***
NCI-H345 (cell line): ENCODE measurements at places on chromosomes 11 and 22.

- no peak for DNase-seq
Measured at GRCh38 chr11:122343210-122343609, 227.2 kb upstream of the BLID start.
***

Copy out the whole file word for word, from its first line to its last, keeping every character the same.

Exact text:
NCI-H345 (cell line): ENCODE measurements at places on chromosomes 11 and 22.

- no peak for DNase-seq
Measured at GRCh38 chr11:122343210-122343609, 227.2 kb upstream of the BLID start.